MNOPF Chair Rory Murphy’s blog post as featured in Pensions Expert:
The Merchant Navy Officers Pension Fund has, in common with many other defined benefit pension schemes, seen a significant increase in transfers out of the fund since the introduction of pensions freedoms three years ago under the then pensions minister, Steve Webb.
In fact, MNOPF saw a 100 per cent increase in transfers out in 2017 compared with 2016.
This trend was brought into sharp focus recently with the revelation that the Pensions Regulator has written to a number of schemes warning about excessive transfer values being paid out in some cases.
The suggestion is that over-generous transfer payments could undermine the ability of some schemes to meet their obligations to the members who are 'left behind'.
Webb is reported as describing the regulator’s letter as “a helpful reminder to all schemes that they need to be fair not only to those transferring out but also those left behind, especially where the scheme in question is in deficit."
Some trustees must up their game
I find it astonishing that any such reminder is deemed necessary, or that any trustee board could find itself and, more importantly, its members, exposed to such a risk. Any who do, along with their advisers, must have a serious case to answer.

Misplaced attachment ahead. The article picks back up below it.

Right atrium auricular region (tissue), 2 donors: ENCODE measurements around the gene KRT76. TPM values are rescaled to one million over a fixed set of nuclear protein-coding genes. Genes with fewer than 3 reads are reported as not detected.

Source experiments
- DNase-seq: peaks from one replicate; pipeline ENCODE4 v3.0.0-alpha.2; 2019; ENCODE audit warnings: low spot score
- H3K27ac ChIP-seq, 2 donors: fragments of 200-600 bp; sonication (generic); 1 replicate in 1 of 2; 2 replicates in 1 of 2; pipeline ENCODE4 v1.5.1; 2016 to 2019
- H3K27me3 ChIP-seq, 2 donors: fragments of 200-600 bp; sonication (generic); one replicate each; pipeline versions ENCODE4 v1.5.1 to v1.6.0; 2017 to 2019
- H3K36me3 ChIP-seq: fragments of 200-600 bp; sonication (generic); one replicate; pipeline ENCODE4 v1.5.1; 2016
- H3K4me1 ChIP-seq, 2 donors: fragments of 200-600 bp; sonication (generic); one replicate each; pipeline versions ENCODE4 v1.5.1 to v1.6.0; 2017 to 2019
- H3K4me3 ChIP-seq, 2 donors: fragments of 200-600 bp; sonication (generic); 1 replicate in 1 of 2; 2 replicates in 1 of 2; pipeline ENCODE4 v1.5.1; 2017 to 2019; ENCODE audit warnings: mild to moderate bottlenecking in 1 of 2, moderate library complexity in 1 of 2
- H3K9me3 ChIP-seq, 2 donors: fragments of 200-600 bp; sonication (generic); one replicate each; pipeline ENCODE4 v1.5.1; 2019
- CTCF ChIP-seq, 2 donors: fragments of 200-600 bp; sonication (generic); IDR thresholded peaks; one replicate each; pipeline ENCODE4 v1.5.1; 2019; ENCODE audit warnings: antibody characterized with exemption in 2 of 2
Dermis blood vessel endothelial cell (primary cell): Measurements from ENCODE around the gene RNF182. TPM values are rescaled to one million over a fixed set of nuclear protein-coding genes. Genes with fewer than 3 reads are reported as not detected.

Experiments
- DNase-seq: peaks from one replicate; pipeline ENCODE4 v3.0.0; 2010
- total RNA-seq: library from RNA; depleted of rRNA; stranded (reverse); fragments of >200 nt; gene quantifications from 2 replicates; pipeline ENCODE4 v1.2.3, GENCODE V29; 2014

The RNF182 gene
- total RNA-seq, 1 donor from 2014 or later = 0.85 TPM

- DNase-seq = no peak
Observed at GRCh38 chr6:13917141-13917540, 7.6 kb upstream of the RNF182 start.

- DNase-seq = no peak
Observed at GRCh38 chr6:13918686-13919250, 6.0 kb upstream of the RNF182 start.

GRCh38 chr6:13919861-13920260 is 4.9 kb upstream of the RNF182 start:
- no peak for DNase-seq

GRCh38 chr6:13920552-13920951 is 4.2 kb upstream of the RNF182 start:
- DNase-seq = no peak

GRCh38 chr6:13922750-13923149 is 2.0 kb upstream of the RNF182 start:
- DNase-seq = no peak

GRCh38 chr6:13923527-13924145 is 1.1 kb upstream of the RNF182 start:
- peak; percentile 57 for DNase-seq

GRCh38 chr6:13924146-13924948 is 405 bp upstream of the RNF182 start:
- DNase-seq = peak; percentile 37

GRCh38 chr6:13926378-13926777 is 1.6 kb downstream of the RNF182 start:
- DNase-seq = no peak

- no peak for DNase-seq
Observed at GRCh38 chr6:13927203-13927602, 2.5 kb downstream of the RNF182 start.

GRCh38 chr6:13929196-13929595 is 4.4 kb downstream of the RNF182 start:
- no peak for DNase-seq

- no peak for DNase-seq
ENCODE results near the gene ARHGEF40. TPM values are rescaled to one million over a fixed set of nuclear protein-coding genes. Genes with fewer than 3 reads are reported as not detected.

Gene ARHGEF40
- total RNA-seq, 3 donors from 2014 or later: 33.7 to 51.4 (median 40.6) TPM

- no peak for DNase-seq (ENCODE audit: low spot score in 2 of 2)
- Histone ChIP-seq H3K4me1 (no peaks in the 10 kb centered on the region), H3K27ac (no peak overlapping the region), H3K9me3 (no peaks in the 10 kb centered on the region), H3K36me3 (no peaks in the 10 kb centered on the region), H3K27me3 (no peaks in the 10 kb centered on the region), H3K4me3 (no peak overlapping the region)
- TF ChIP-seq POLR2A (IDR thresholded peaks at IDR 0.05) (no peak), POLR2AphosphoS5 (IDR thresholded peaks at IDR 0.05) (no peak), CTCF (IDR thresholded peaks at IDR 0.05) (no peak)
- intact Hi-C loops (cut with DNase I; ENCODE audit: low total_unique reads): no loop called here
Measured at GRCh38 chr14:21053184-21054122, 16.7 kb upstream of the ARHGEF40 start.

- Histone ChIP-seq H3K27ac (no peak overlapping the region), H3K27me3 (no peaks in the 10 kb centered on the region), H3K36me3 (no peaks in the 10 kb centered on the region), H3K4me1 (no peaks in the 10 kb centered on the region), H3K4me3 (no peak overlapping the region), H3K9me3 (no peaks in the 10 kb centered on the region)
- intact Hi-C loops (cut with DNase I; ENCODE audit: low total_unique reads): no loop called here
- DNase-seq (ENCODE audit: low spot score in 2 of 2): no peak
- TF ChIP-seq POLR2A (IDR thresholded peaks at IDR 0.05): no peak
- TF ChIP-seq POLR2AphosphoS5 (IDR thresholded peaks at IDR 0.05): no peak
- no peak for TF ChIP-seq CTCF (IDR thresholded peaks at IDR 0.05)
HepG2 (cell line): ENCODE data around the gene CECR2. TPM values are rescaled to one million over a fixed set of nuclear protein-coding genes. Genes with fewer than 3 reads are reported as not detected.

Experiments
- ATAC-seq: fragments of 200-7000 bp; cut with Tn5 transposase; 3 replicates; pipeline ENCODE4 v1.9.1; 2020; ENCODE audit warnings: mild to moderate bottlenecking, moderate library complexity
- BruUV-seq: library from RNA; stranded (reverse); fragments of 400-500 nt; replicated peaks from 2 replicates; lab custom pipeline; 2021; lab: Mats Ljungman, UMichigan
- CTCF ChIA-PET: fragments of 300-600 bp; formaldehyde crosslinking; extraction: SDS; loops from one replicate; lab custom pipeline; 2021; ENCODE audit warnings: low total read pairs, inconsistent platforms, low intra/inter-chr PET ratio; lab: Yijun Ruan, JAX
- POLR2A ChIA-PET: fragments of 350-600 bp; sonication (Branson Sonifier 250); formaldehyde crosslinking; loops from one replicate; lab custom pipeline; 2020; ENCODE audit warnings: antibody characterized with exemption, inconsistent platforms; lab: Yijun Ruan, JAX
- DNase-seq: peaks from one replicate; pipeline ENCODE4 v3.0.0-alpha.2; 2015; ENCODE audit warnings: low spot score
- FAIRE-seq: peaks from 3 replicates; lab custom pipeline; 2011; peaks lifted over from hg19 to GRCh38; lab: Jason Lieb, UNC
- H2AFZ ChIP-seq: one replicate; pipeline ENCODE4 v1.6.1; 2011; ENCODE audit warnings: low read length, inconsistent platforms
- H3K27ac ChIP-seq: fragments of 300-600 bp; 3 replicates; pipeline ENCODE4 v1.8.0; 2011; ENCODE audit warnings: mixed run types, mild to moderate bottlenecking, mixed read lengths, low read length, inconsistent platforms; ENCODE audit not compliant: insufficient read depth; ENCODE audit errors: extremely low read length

DB scheme trustees should be monitoring transaction volumes routinely and even – as we at MNOPF do - individually approving any transfers where the member is over a certain age (in our case, 63).
This is not about schemes vetoing the freedom of any member to transfer out if they decide it is in their interests to do so, having taken that decision in light of appropriate advice. The reforms introduced under freedom and choice represent a welcome improvement to the pensions landscape.
Transferring out of a DB scheme can, of course, enable some individuals, such as those with poor health, to get a fairer pension deal than they would have had under the older, more restrictive system.
Lean on advisers for clarity
The primary responsibility of trustees is to act in the best interests of all the members of their scheme. This is not incompatible with pensions freedoms.
It simply means that in order to allow some members to take advantage of the new freedoms, trustees must have a crystal clear view of the parameters within which such decisions can be made, and of the impact of any such transfers on the financial health of the scheme as a whole.
This should take account of all relevant factors including the scheme’s funding position and the strength of the employer covenant. Trustees should be working with advisers – whether actuaries, lawyers, covenant advisers or others – to ensure that clarity of view is achieved.
Expert advisers are well rewarded by schemes, and trustees must be willing to question or challenge them if there is any doubt or uncertainty, just as trustees themselves are accountable to their members.
The role of pension trustee is both a great privilege and a heavy responsibility. The fact that the regulator feels the need to remind some trustees of the latter should be a concern to all of us.